Further reading

Image credit: MidJourney
Petition for review filed in referring decision to G2/21 (T 0116/18) Petition for review filed in referring decision to G2/21 (T 0116/18) Reviewed by Rose Hughes on Sunday, January 28, 2024 Rating: 5


  1. There seems to be a minor trend at the moment of filing petitions for review based on the allegation that the Board of Appeal in its decision has invented a new legal test, or adopted a new line of reasoning, without giving parties the opportunity to comment.

    Among pending cases at least the following come to mind:

    R 18/23 (T 522/21): alleged introduction of “full implementation of the claimed invention” requirement under Article 83 EPC creating a “new legal standard” on which parties were not heard (paragraphs 45-46 of the petition)

    R 12/23 (T 345/21): alleged reliance on “gold standard” in written decision rather than “essentiality test” without adequate opportunity for parties to comment and without actually applying the “gold standard” in full in the decision (paragraphs 2.i and ii of the petition)

    R 15/22 (T 980/19): alleged reformulation of objective technical problem without giving any notice to parties (paragraph 3.4 of the petition)

    R 7/21 (T 2842/18): alleged adoption of new “certainty” standard for assessing 123(2) (pages 13 onwards of the petition)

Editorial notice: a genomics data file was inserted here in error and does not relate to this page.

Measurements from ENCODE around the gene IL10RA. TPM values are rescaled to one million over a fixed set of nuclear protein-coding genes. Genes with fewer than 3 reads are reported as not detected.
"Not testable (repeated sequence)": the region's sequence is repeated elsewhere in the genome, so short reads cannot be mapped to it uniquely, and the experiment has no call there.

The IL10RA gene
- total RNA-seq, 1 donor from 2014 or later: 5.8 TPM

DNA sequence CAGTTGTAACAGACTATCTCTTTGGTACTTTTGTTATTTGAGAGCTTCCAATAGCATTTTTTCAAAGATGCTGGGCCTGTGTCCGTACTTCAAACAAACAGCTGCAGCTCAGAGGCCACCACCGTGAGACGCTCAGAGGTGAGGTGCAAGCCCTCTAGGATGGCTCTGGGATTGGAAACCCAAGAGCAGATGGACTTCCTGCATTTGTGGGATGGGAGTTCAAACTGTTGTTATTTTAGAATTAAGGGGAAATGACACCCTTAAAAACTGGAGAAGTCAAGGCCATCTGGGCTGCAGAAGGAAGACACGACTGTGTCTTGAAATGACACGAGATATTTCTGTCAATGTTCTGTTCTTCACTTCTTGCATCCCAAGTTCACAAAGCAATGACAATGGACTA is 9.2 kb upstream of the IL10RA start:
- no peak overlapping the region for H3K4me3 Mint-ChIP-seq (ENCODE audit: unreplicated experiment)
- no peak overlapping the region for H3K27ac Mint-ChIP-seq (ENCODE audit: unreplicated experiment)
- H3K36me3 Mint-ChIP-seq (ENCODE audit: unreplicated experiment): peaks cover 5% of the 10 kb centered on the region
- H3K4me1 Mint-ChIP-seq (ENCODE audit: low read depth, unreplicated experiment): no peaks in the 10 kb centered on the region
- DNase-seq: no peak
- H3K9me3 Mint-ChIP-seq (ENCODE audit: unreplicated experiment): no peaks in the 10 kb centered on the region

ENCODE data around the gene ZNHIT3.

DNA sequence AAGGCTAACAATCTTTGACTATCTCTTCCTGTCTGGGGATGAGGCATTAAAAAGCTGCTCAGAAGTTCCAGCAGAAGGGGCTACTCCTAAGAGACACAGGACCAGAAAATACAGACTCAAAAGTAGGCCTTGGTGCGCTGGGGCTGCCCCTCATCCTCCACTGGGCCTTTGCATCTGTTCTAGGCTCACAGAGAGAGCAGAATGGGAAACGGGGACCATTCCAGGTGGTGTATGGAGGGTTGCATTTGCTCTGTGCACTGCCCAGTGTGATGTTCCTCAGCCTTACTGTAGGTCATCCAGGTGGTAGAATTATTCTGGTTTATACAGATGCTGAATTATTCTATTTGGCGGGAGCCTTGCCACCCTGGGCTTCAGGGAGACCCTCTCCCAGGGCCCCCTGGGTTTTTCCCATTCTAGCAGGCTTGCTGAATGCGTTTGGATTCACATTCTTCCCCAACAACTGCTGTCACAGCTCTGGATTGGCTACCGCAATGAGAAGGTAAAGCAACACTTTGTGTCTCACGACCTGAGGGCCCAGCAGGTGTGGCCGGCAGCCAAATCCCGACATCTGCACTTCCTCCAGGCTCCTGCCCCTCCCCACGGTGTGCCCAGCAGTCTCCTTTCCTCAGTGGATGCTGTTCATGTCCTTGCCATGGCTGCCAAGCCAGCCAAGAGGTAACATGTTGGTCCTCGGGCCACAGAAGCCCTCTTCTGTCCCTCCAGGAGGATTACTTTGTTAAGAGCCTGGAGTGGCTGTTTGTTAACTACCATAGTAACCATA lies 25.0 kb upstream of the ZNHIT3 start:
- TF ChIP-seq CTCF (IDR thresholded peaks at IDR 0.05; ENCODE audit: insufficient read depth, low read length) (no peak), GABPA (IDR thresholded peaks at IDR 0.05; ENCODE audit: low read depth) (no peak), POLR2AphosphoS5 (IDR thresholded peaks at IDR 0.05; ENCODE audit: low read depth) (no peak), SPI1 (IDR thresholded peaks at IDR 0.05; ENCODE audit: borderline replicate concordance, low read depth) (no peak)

R 8/19 (T 1537/16): alleged reformulation of objective technical problem without notice to parties (paragraph (06) of the petition)

    In most cases these types of petition seem to be a thinly-disguised attempt to get the Enlarged Board to review substantive aspects of patentability, which seems doomed to failure. (I am sure that there are also (unsuccessful) petitions which have already been decided along similar lines.)

    I wonder why parties are choosing to adopt what they must surely know to be futile arguments.

    In principle it is right that petitions should be an extraordinary remedy, otherwise the petition process risks becoming a de facto second level of appeal and everything would become subject to a petition, adding time and uncertainty to the outcome of proceedings at the EPO. However, the underlying facts as presented in many petitions can sometimes leave the feeling that the RPBA give the Boards freedom to behave in a not entirely equitable way, while the petition procedure is so tightly restricted that it leaves parties without any recourse against Boards misusing their discretion under the RPBA.

    Is it time for the EPO to take another look at whether the current petition system strikes the right balance? Or is the current state of affairs about right? What do readers think?